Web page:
The creation of Millbrook Lake occurred in 1981 when the tidal creek was dammed, prompted by recurrent flooding that afflicted the village during the 1970s. Positioned at the western end, near the doctor's surgery, the lake benefits from a freshwater inflow, while a strategically positioned sluice in the dam prevents excessive water accumulation. Periodically, particularly during the summer months, the lake undergoes a draining process by opening the sluice at high tide, enabling water to gradually recede with the falling tide. This measure effectively prevents the accumulation of midges, which have historically plagued the area. The subsequent replenishment of the lake occurs through the influx of saline water during the subsequent incoming tide. However, this rapid fluctuation in salinity poses a detrimental impact on the establishment of plants along the lake's edges, resulting in a scarcity of emergent and marginal aquatic vegetation. Nonetheless, bankside vegetation is permitted to thrive during the summer months, offering nesting sites for various wildfowl species, including Mallard and Moorhen. This camera was installed and is maintained by the Environment Agency and can be viewed here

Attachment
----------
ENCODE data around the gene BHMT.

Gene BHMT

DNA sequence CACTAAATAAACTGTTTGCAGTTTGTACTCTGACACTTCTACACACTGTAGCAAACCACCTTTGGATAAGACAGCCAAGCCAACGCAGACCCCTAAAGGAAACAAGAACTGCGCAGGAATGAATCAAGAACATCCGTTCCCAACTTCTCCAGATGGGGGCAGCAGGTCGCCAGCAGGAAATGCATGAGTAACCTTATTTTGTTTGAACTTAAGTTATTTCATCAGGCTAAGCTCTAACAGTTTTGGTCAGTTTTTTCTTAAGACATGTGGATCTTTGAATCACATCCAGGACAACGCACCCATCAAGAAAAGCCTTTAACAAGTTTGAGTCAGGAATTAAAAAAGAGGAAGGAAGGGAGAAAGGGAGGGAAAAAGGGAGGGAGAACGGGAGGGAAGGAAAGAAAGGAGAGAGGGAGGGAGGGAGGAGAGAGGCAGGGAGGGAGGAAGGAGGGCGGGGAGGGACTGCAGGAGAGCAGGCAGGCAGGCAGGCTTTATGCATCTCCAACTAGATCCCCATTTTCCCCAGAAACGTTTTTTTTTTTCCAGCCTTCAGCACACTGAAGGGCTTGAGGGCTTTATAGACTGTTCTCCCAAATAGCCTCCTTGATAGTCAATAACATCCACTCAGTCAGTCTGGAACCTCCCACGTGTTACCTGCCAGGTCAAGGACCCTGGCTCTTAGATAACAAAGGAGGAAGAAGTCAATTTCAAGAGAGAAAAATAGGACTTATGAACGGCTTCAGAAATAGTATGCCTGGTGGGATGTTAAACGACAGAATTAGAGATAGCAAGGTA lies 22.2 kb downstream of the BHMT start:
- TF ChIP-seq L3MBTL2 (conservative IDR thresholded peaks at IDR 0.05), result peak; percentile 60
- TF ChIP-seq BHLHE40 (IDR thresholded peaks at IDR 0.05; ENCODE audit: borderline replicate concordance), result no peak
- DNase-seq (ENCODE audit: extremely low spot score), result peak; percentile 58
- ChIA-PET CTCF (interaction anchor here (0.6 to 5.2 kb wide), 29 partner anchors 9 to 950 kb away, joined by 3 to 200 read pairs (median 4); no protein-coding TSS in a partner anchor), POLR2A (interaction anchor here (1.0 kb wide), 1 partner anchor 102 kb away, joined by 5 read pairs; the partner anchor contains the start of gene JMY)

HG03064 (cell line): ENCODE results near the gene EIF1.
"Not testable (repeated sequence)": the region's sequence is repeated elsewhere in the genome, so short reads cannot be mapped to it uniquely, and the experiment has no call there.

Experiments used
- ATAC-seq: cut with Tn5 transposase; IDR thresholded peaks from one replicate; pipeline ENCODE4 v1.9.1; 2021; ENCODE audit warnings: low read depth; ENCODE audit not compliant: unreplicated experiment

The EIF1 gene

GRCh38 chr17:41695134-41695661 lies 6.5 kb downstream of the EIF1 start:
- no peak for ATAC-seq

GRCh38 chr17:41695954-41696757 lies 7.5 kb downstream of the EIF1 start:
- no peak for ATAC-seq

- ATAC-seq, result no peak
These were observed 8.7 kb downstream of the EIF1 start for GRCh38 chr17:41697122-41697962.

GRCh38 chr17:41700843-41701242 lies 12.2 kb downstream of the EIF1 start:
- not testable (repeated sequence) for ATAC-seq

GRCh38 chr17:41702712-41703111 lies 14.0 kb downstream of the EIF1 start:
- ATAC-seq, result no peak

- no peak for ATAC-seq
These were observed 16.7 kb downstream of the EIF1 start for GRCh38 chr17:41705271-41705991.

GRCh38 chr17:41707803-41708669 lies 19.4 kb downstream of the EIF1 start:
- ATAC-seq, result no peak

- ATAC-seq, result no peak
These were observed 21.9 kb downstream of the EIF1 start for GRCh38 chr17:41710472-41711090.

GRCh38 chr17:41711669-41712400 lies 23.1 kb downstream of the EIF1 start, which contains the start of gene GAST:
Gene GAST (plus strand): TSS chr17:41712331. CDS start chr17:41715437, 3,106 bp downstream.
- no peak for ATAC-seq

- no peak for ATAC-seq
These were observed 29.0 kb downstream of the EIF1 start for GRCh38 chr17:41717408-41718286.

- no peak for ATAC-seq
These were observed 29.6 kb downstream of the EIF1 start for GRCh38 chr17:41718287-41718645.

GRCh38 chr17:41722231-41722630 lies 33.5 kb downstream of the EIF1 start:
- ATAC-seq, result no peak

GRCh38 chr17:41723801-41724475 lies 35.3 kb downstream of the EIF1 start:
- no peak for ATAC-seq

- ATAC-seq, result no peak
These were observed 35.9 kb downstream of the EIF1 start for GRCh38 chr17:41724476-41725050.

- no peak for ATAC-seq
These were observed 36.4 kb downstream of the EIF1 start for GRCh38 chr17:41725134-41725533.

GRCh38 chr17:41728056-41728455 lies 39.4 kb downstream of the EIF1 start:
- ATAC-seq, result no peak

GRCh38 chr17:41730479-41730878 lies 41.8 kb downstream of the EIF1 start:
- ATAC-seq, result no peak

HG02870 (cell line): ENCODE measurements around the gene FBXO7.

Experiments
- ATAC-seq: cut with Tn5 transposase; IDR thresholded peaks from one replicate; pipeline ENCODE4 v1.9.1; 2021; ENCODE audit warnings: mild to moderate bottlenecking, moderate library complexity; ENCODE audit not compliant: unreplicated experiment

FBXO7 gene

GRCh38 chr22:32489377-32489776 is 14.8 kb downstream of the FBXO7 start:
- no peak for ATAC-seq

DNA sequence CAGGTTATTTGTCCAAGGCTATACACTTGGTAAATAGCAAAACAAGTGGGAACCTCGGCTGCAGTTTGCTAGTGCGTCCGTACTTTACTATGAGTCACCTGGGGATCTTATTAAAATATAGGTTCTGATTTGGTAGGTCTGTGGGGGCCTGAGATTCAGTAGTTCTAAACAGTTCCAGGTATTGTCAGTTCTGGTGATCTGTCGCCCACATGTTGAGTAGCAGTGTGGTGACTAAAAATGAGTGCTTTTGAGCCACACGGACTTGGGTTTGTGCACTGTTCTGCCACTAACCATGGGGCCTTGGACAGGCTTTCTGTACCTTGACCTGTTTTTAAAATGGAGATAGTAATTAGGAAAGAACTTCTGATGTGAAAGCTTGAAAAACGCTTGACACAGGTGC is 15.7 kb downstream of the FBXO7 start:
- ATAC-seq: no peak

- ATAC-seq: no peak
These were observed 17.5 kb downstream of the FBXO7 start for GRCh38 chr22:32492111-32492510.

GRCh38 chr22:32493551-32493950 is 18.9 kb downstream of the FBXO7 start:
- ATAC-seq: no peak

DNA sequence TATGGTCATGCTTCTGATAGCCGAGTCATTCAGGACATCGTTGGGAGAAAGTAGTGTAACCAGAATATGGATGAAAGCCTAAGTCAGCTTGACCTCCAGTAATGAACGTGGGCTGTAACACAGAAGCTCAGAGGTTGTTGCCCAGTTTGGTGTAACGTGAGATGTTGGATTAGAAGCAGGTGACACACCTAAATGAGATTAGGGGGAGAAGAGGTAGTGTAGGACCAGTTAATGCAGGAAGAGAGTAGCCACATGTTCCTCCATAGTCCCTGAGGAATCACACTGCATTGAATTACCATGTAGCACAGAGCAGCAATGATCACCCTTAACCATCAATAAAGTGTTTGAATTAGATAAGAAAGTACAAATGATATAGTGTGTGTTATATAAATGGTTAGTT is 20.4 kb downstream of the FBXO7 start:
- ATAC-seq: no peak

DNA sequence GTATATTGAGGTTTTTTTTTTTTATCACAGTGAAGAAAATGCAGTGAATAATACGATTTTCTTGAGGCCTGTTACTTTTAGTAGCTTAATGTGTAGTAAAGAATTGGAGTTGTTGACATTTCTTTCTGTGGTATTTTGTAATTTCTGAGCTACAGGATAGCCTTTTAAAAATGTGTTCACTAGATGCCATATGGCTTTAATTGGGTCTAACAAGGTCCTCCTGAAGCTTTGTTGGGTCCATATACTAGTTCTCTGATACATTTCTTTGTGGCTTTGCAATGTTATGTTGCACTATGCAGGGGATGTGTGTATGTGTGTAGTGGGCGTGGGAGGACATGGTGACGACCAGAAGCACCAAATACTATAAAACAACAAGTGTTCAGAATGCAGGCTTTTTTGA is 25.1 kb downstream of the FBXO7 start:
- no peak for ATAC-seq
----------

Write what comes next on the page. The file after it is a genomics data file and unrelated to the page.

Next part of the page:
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Millbrook, with a documented history dating back to at least 1442, when Sir John Cornwall was granted the title of Lord of Millbrook by Henry VIII, has evolved over time. The earliest known description of Cornwall states that during the reign of Queen Elizabeth, Millbrook was a prosperous fishing town. However, the town lost its ancient privilege of sending two members to the House of Commons during the reign of Henry VIII, as it could not afford to pay its members the required daily allowance of four shillings while engaged in parliamentary duties.In the past, Millbrook thrived as a prosperous fishing village, boasting a fleet of at least 40 boats. Many men from Millbrook sailed off to participate in the wars during the reign of Queen Elizabeth I. In more recent times, Millbrook's prosperity relied heavily on industry, which, in turn, was significantly dependent on water transportation. The Naval Dockyard situated across from Millbrook served as a principal customer for the local industry. Industrial activities were primarily concentrated in the Southdown area, located on the northeast side of Millbrook Lake.The impact of industry on the landscape is described in an article published in the Western Morning News on May 16, 1889. It highlights the stark contrast between the serene beauty of Mount Edgcumbe and the altered landscape between Cremyll and Millbrook, characterized by factory chimneys, bustling quays, grimy barges, mounds of clay and earth, and the less appealing surroundings associated with a manufacturing district. This transformation was attributed to the development of two significant industries: brick manufacturing and terra cotta production. The flourishing condition of the smelting works also contributed to the influx of people into the area, resulting in a sudden population increase and the conversion of barns and outhouses into lodging houses. The smelting works, primarily for copper extraction, ceased operations around 1904. Brick production, which commenced around 1885, experienced intermittent periods of interruption between 1942 and 1950 until the closure of the old Southdown Brick Company in 1956.Initially part of the parish of Maker, Millbrook became a separate parish in 1869. The Old Church, constructed in 1826, served as the sole place of worship until its establishment.